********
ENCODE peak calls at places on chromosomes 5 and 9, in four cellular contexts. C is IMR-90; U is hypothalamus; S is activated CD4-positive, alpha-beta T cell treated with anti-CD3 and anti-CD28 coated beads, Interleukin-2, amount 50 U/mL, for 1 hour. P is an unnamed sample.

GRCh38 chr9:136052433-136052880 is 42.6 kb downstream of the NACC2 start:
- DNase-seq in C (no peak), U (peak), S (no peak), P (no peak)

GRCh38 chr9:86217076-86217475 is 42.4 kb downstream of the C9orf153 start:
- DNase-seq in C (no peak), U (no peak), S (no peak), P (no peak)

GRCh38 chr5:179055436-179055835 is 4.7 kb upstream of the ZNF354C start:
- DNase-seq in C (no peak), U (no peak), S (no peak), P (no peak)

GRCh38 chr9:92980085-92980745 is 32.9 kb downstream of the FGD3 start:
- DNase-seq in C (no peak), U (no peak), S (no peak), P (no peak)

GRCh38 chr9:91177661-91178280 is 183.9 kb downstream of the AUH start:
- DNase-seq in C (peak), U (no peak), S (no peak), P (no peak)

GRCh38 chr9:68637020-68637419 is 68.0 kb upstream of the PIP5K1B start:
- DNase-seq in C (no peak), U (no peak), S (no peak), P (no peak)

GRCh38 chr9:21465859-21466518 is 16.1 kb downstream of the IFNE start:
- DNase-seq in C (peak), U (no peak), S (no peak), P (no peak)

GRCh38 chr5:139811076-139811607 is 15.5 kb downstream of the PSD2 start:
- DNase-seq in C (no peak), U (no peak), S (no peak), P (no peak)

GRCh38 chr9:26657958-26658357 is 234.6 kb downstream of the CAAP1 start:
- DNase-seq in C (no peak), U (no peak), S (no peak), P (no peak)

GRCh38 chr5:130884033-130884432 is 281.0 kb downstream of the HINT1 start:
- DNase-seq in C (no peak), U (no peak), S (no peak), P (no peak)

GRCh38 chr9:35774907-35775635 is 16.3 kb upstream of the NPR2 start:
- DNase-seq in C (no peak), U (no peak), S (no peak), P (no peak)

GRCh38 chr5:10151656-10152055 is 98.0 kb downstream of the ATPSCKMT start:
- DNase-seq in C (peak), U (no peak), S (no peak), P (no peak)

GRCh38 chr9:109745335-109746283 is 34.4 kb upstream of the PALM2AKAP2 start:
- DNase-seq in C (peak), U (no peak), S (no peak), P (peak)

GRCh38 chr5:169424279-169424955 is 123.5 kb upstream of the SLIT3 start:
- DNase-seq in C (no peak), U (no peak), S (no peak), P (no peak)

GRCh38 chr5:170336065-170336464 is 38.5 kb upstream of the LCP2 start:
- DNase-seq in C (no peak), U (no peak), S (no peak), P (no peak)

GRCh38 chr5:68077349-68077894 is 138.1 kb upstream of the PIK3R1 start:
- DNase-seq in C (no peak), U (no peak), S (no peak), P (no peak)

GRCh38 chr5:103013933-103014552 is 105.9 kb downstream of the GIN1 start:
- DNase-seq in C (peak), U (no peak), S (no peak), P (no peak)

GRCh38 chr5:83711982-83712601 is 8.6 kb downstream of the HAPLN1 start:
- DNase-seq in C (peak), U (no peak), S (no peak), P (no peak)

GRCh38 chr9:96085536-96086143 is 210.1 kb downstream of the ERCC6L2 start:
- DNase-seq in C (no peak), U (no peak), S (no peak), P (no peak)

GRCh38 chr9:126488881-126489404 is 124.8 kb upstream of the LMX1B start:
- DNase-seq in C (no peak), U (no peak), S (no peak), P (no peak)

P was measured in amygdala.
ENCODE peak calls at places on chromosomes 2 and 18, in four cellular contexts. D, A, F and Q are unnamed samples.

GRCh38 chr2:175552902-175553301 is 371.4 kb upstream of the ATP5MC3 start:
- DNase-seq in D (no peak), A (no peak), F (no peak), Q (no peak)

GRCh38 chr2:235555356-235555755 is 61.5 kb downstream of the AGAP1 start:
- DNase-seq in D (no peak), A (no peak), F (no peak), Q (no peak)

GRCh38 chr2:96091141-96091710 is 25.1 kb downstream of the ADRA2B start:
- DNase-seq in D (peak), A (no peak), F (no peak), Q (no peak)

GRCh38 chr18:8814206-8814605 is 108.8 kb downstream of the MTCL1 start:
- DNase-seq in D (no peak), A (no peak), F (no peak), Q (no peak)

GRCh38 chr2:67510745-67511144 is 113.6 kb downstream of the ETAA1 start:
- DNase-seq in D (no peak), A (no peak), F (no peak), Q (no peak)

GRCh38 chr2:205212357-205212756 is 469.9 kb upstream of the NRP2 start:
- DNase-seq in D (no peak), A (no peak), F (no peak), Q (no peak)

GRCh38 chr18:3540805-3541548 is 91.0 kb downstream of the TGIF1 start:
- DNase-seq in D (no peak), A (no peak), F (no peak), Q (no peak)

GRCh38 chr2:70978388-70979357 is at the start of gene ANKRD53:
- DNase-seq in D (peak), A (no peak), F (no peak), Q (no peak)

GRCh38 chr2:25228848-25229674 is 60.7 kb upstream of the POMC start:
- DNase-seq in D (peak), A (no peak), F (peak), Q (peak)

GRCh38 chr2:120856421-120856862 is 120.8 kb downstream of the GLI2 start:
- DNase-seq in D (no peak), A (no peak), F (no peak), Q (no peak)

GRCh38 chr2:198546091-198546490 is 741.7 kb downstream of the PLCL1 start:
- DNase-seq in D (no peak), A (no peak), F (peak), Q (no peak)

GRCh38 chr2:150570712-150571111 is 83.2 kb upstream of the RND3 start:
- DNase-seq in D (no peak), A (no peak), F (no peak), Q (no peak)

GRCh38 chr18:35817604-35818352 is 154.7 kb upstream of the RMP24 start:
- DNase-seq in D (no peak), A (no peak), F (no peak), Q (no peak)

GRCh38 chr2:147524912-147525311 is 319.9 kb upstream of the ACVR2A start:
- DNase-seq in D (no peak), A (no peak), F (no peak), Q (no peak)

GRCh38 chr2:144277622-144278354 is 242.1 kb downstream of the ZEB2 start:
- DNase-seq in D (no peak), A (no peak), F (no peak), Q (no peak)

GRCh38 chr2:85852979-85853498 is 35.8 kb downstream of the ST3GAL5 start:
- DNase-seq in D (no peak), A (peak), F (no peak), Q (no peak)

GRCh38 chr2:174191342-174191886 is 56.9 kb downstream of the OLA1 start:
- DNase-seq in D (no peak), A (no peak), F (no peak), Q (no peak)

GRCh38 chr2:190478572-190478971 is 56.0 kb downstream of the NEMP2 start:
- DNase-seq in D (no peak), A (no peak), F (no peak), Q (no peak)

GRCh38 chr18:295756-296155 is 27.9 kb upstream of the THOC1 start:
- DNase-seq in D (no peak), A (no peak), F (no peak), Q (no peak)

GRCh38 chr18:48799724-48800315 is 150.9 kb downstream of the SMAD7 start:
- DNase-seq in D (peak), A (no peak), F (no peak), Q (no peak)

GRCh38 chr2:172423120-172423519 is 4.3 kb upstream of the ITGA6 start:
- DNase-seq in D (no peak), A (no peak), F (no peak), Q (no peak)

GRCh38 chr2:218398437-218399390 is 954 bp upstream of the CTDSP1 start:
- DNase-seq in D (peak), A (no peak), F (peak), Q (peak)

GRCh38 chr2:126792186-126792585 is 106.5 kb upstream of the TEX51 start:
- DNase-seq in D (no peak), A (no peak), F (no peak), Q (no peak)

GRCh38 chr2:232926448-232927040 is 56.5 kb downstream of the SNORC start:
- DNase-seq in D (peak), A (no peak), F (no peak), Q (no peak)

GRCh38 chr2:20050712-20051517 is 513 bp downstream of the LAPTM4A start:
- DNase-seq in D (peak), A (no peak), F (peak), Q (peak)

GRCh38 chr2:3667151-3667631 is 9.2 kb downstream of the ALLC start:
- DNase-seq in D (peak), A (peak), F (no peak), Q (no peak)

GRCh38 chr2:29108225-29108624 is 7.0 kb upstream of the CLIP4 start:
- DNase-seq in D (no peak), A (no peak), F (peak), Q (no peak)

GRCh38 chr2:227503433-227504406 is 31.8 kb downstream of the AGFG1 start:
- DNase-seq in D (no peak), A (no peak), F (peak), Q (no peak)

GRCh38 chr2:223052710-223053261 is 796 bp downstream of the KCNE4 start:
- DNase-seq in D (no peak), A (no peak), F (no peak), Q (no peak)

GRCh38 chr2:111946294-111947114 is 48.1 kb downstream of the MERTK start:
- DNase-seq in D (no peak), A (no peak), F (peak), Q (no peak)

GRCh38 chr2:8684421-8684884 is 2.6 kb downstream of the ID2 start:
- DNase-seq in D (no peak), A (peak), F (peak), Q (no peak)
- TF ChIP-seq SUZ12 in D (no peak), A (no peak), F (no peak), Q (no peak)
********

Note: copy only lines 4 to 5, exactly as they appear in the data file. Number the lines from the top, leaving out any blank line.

GRCh38 chr9:86217076-86217475 is 42.4 kb downstream of the C9orf153 start:
- DNase-seq in C (no peak), U (no peak), S (no peak), P (no peak)